If you want to build up, you have to read. There are a lot of interesting people in the world who share a lot of interesting knowledge, and reading their books lets you pick their brains. In fact, most ideas in this blog aren't my own, but are the things I read, applied, adapted, and found worthy.
This list is dynamic: I'll be adding and modifying books here as I read them, so check it back again from time to time if you follow this blog!
For all the books here, I recommend reading actual books, and not audio versions. This is because you need to sit down, focus, and digest these books. They're not easy reads. I call this "Deep Reading."
Probably the best book I ever read about leadership. The idea is simple, but the applications are hard and not always intuitive. My main take on this is: even if everything isn't your fault, you're better off acting like it is. I'm also a regular listener to Jocko Podcast (especially the Q/A episodes), which has TONS of great wisdom.
This book is not easy to read since it talks about very complicated topics and ideas. I took a lot more time with this book and generated many bookmarks. I had to re-read many paragraphs. But it was worth every single minute - many things that I didn't understand before made sense to me after reading this book. What I liked about this book and the author, is that it digests very complicated ideas and understandably presents them. I wish this book were available earlier since I could have used these ideas!
Great book about how to process mathematical facts and statistics. How I analyze news and facts has completely changed after I read this book, and I learned how numbers could be twisted to fit your desired narrative.
Extreme Ownership talks about leadership. This book is about leading yourself; having discipline over various aspects of your life. The premise is simple: if you have discipline and get things done, you'll have the freedom to enjoy things you gain as a result of that discipline.
A fantastic book that talks about the value of focused work and how to get there. This book resonated with me, because I always believed that the number of hours you work doesn't matter if those hours are not productive - rather than caring about much I worked, I counted how much I got done and/or how much I learned.
I became interested in getting organized when I was moving from apartment to apartment, and I didn't have a grasp of where my things are and what's important. Getting Things Done (GTD) is probably one of the most popular and "battle-tested" organization systems out there, so definitely give it a shot. I don't follow it 100%, and I wouldn't expect anyone to do so, but it's worth to develop a personal system based on this.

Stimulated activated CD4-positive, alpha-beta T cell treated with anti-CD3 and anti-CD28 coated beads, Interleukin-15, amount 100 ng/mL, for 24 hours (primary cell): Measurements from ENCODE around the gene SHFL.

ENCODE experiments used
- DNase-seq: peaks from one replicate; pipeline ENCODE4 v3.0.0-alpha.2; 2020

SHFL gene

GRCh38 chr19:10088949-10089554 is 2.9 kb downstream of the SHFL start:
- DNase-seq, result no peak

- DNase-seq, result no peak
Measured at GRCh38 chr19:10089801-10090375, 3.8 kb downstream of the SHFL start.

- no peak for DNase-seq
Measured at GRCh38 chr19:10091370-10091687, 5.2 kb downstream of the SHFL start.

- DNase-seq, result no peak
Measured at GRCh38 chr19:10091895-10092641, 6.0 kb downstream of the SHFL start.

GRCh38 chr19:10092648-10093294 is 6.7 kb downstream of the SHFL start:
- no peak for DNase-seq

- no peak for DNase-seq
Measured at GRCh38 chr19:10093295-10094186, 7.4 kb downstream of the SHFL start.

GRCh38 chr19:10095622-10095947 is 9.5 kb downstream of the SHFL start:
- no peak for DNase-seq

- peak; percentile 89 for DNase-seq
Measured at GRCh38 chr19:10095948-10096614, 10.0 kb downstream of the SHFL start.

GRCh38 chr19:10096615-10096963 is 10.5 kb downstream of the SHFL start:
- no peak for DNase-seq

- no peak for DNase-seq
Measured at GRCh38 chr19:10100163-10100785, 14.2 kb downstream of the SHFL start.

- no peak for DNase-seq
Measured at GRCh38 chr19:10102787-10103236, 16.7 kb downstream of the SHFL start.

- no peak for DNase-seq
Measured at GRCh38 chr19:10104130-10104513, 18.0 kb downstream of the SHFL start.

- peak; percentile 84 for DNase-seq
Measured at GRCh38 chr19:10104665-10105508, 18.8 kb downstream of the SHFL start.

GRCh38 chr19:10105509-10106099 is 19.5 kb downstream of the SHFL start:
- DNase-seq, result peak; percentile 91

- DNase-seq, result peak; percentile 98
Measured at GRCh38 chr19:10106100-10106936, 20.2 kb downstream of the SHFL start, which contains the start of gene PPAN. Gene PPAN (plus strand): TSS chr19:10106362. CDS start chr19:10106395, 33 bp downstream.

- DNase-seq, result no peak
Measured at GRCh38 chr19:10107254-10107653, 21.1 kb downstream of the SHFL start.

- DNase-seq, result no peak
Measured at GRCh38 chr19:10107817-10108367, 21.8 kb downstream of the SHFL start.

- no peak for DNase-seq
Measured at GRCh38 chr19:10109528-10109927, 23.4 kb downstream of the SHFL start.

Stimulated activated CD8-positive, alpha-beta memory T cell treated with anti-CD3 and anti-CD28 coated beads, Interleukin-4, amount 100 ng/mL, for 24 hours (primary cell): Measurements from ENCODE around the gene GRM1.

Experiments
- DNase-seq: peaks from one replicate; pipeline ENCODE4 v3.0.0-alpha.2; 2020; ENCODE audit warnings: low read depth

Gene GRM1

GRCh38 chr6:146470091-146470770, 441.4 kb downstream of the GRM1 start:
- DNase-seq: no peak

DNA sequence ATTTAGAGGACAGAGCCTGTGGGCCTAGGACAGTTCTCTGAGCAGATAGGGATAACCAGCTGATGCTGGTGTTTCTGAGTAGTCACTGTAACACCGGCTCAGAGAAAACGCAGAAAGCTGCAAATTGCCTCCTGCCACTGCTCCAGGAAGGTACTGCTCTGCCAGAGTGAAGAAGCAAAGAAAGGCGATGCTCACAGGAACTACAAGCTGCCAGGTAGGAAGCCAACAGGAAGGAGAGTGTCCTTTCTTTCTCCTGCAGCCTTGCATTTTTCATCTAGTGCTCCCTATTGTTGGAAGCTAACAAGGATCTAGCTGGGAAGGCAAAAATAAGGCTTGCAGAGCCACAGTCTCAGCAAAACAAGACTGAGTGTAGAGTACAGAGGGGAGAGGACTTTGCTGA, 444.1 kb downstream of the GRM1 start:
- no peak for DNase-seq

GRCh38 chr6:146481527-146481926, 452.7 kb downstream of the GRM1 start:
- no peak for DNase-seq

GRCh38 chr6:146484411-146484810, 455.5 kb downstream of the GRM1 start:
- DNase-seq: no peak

A great book which talks about the importance and impact of habits and how to build them. Habits are crucial for building up because you fall back on them when you're tired. It's easier to build a good habit, rather than to force yourself to do the right thing every time.
A more practical guide on how to build good habits, and how to avoid bad habits. I recommend reading this after "The Power of Habit".
This book dives into the science of why we have emotions, and how we can master them. EQ matters a lot when you work with people, and I believe you can practice to improve it. I got a lot of insights about why I felt certain things, and how I should handle that in the best way.
I read this book a long time ago, and I remember that after applying one of the principles I learned in this book, I was very fascinated by how it seemed to have worked like magic. Just like emotional intelligence, negotiation skills can also be mastered, and this book is a great introduction.
Similar to what I said above - a great book about how to have hard conversations with people.
After you get past no, you need to get to yes! I believe this book was written before Getting Past No, but I read it afterward. Note that the three books about negotiations I mentioned here have common authors, so you can treat these books as one big guide for negotiation.
This book provides a good overview of what does it mean to run a business, and gives you directions to learn further about the business world - highly recommended if you don't know where to start or to ensure that you don't have gaps in your knowledge.
Peter Thiel is a controversial figure, but I kept an open mind and was surprised by how many unintuitive ideas this book has. There are many insights into how business is run in Silicon Valley. The book also contains interesting points about macroeconomic issues, such as monopoly and competition.
Digital Minimalism talks about how to prevent yourself from being distracted by technology. Hooked talks about how to build addictive products. It peeks into the "other side" of the equation and teaches you how to create addictive products.